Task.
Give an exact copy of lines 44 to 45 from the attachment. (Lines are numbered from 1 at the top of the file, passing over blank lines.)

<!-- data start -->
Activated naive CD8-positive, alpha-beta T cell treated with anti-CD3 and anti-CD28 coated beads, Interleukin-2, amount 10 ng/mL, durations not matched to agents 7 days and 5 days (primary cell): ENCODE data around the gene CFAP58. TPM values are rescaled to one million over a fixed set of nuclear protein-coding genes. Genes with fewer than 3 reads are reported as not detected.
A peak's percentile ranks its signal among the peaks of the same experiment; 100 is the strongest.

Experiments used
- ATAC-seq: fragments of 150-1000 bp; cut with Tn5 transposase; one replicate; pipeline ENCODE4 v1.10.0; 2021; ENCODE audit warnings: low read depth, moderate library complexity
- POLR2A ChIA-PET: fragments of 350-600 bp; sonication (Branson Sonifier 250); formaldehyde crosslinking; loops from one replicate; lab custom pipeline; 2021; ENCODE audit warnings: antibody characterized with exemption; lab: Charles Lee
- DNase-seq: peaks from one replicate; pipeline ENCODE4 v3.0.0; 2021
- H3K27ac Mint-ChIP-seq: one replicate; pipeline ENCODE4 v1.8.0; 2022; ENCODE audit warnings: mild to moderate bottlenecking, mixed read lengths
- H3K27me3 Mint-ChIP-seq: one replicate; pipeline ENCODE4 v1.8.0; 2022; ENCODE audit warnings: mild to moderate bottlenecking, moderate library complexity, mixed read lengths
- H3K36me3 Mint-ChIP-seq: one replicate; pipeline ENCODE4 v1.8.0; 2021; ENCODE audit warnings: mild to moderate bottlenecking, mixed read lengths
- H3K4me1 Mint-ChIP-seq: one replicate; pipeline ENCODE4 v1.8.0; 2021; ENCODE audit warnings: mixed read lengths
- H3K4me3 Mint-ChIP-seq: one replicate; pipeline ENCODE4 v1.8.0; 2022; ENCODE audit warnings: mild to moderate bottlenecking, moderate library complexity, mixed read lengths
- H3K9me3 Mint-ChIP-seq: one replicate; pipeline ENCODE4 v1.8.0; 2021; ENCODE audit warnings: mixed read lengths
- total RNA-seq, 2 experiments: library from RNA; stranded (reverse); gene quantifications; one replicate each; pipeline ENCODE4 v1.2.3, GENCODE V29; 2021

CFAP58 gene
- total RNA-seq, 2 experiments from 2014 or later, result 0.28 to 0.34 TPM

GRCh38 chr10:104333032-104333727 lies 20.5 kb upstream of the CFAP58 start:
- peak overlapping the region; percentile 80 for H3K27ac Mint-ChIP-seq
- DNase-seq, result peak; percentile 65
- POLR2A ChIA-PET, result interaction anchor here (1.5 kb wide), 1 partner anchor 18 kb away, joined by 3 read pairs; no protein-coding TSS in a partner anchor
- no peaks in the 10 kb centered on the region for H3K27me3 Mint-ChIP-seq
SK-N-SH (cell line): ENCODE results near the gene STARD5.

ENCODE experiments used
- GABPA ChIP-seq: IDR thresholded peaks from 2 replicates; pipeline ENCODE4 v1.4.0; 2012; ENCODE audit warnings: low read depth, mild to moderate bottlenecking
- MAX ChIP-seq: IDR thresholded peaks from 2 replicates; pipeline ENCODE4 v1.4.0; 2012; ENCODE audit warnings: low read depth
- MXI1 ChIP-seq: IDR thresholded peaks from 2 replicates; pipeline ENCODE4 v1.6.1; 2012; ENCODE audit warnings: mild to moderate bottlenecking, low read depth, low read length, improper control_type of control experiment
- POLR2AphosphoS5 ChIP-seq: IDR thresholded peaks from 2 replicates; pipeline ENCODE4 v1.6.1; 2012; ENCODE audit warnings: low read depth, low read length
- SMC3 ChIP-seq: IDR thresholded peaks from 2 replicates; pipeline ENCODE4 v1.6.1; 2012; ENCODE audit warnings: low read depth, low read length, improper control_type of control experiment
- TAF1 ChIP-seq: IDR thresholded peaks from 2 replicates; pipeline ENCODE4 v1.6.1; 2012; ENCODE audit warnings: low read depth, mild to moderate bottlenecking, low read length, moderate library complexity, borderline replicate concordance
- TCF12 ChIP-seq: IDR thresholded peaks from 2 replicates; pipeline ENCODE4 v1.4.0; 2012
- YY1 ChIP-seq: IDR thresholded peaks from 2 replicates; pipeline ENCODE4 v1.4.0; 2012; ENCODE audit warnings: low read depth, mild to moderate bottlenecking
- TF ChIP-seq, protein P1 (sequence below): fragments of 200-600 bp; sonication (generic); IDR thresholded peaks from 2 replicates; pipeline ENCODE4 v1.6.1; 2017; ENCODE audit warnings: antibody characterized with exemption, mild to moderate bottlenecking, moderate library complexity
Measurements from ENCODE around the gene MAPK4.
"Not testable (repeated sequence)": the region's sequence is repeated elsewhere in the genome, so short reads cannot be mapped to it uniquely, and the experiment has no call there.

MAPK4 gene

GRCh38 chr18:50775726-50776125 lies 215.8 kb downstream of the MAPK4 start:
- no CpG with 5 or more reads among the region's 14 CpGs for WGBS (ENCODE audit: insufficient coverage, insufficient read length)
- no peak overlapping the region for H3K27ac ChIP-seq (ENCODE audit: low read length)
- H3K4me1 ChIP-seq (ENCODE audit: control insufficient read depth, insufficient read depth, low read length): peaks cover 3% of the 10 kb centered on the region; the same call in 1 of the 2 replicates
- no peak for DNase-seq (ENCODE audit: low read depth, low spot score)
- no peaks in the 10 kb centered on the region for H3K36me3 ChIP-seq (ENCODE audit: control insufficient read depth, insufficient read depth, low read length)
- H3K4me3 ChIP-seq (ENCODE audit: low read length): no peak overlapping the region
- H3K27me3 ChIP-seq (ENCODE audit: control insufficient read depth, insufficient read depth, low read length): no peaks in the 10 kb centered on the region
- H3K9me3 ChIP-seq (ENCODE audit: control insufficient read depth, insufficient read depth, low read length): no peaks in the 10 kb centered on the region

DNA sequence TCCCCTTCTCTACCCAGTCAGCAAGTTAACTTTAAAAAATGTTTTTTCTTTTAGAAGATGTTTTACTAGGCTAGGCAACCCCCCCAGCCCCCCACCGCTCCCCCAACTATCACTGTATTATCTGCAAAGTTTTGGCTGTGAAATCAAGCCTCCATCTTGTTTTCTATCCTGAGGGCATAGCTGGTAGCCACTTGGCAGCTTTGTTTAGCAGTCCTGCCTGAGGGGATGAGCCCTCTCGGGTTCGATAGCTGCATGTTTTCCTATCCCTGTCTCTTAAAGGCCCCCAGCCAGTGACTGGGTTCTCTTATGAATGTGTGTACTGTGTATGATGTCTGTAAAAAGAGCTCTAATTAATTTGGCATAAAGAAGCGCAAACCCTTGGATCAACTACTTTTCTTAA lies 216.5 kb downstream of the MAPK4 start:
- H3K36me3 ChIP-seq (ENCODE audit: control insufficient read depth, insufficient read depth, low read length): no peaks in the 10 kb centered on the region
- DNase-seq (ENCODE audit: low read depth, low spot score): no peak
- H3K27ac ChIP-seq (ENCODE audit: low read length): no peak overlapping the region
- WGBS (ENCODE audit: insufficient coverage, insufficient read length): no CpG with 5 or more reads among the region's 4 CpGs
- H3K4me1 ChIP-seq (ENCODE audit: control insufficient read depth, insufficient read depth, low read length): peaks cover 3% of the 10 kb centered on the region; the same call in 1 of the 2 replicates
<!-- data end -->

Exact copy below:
DNA sequence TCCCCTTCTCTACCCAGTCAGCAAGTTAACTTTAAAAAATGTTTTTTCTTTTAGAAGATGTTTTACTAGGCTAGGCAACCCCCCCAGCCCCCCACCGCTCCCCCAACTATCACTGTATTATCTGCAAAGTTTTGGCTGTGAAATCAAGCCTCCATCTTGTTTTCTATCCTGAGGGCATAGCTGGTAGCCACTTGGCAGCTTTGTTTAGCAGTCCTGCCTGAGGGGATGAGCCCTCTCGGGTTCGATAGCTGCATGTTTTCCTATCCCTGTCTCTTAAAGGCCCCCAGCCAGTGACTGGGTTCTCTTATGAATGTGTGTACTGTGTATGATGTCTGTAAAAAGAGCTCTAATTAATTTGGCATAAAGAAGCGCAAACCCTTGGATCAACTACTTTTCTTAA lies 216.5 kb downstream of the MAPK4 start:
- H3K36me3 ChIP-seq (ENCODE audit: control insufficient read depth, insufficient read depth, low read length): no peaks in the 10 kb centered on the region